Have you noticed that people who shout, “Print’s not dead!” tend to be printers or those who make their living off of print? It’s not a coincidence. Fighting for your livelihood is practical. And noble.
But recently we read online about a Google executive – that’s Google, as in major online search engine – who said during a presentation that he fears a pending “digital Dark Age.”
Vint Cerf, Vice President & Chief Internet Evangelist for Google, spoke at a recent meeting held by the American Association for the Advancement of Science, where he warned the audience of a pending “digital Dark Age.”
As hardware and software become obsolete, we stand to lose our digital information, especially our most precious content – the personal photos and written memories we hold near and dear. Technology advances, we push our stuff high up into the clouds, and when the day comes when new technology can’t support our own (and our old) computer systems, cameras and smartphones, well, be prepared to kiss that content goodbye.
It is a not-terribly-subtle reminder that old-fashioned printed “stuff” has value over time. Print isn’t dependent on systems or any specific technology. Months, years, and decades from now anyone will be able to pick up and read a printed book, flip through a newspaper, and sit down with a box of family pictures and pass the time in silent reverie.
Now, to be perfectly honest, Mr. Cerf (a ‘father of the internet’) wasn’t suggesting that we all start producing only analog communications, that we print off all of our photographs, or that we live in daily fear of a digital sky falling on our heads.
He suggested we develop new technologies that would enable us “to take a snapshot of the content and the application and the operating system together, with a description of the machine that it runs on, and preserve that for long periods of time. And that digital snapshot will recreate the past in the future.” It makes such sense.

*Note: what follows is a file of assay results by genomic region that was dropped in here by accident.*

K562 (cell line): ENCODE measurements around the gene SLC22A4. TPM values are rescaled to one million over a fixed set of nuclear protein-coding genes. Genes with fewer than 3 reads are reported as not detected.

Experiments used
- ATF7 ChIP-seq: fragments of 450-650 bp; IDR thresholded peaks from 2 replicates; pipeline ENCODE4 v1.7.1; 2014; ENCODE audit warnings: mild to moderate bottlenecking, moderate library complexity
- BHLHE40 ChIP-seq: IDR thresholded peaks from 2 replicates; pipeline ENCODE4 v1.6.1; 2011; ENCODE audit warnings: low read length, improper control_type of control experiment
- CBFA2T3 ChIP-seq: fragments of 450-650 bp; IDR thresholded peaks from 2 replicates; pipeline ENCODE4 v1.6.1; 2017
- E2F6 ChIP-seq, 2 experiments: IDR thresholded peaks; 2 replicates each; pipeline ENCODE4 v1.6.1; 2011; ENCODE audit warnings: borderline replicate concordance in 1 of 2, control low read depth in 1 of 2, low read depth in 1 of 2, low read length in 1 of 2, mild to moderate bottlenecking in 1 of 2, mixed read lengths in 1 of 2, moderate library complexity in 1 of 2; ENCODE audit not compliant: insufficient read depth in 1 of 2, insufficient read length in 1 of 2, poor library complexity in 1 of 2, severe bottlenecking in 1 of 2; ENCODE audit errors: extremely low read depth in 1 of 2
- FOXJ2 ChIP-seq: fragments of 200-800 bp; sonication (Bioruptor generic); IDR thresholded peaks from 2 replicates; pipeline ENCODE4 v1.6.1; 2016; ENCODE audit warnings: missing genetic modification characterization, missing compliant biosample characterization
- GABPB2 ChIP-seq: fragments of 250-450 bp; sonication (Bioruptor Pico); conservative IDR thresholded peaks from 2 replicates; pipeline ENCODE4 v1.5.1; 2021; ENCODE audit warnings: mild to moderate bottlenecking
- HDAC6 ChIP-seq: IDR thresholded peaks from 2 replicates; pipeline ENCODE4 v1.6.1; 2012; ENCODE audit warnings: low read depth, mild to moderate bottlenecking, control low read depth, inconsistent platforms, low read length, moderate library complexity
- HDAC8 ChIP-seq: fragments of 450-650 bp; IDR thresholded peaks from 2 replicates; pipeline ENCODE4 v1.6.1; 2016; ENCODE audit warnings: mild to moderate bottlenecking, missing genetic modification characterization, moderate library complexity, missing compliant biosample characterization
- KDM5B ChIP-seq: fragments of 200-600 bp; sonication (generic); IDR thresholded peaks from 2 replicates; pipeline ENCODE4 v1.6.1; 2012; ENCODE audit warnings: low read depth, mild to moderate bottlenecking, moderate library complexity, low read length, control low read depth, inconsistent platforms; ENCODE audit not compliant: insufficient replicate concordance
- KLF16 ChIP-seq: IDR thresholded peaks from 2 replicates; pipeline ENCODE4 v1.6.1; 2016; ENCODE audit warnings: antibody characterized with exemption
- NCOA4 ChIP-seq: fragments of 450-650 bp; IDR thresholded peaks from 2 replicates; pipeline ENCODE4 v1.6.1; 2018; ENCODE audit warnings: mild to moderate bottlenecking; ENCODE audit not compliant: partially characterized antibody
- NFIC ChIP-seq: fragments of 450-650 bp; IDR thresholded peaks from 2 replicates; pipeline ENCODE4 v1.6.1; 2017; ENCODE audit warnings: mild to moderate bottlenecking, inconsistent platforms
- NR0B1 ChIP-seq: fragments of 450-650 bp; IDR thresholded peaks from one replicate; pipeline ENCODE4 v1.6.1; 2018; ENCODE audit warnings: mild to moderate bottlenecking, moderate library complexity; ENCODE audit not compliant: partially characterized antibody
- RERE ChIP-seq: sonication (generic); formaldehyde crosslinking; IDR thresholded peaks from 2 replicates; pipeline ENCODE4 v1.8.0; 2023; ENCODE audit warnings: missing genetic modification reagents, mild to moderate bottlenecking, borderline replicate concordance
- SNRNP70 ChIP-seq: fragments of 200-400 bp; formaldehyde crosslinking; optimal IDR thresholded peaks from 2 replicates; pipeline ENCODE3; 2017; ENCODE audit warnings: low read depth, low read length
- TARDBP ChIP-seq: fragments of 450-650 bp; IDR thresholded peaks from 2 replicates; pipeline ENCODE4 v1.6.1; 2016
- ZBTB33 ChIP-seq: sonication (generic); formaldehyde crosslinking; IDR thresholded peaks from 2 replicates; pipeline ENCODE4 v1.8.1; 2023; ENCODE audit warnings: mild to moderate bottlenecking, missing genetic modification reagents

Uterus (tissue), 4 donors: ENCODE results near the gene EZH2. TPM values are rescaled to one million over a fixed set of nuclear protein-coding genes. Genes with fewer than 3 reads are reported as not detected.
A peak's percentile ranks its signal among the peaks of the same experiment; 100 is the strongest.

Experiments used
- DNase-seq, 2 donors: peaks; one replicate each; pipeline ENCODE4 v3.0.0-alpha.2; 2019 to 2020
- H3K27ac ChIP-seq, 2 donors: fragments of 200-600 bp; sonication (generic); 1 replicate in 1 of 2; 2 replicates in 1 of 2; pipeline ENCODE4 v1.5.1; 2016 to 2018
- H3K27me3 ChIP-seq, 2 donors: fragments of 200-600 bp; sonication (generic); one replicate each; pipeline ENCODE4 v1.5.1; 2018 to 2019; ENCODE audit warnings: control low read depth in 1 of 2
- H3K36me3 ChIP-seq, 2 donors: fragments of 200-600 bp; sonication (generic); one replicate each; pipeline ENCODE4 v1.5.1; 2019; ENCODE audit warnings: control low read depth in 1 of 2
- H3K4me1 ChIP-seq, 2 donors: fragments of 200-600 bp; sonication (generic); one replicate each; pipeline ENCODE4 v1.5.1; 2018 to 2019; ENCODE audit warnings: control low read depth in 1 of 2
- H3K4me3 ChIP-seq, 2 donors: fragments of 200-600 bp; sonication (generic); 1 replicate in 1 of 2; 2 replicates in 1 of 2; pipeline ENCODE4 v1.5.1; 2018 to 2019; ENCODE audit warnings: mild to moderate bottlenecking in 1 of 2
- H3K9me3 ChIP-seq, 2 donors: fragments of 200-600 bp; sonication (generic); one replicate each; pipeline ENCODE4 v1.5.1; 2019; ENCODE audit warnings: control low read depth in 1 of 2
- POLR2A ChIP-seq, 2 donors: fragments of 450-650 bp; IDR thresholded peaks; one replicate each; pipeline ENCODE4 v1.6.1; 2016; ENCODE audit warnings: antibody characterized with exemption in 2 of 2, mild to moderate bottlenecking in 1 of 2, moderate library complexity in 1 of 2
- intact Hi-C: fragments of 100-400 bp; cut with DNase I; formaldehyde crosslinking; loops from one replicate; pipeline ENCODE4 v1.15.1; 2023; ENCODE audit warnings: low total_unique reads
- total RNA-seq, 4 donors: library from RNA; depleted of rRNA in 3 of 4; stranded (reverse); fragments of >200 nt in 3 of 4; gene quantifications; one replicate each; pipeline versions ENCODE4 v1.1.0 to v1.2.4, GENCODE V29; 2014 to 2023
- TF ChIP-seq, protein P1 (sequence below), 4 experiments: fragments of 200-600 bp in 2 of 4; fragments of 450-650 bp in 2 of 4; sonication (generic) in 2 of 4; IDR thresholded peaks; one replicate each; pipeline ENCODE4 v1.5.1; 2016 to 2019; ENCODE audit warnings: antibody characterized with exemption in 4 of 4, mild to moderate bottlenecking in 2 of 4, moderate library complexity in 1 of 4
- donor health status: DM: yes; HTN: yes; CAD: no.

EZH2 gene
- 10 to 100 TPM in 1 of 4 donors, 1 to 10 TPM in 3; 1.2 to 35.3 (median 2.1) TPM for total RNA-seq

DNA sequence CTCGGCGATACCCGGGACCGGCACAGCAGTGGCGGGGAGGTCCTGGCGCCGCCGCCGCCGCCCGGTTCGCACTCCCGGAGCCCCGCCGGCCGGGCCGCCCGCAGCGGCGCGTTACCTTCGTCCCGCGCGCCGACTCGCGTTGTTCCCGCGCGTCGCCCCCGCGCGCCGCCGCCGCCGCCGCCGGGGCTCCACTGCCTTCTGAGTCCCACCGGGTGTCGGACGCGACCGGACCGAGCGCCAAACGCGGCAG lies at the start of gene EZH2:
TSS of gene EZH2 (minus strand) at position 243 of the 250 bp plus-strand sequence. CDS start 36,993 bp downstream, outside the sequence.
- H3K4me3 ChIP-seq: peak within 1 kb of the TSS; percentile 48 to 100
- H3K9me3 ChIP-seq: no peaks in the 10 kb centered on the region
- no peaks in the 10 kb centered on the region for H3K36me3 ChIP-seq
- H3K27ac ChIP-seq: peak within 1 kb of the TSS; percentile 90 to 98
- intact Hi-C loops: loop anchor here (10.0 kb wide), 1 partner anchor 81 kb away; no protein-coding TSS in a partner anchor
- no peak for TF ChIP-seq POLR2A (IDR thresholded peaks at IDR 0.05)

But this concept is a reminder of the lasting power of print: a tangible and oh-so-tactile medium.
Print lets you be more memorable for longer. Evites to your corporate or personal events are convenient and may be less expensive than printed invitations and other event notices. But they’re cold and impersonal. They get “lost in the sauce” of all the other hundreds of emails your list of recipients get day after day. They tend to lack in the pizzazz department.
Beautiful print gets saved and shared and displayed. It could be a glossy, full-color piece with a built-in pURL (personalized URL). Or it could be an elegant letterpress invitation with stunning typography and the finest of luxurious, cotton paper. Or you might produce a multi-piece event marketing campaign using scented inks, dimensional inks, or other specialty finishes like embossing/debossing, die cutting, foil stamping, engraving, or thermography.
Eye-catching print can be dimensional. 3D dimensional mail can lead to greater ROI than flat mail. When did you ever not open a box or tube or other type of dimensional mail that arrived with your name on it? It may cost more per piece to produce and mail a 3D campaign, but dimensional mail is impossible to overlook when delivered.
Compelling print materials invite you to linger over them. Whether you’re mailing a corporate brochure, a magazine, a catalog, or a newsletter, your piece should be so well designed and produced that it invites recipients to relax and take their time while perusing it…at their own pace. The portability of print makes it uber convenient.
These are but a few of the special qualities of print. The recent comments by Google’s Cerf reminds all of us about the possible danger of entrusting all of our content to digital archives forever and ever.
Analog communications have remarkable staying power. Free of technological constraints, and not dependent on this or that digital platform, print abides.
Author: Steve Friar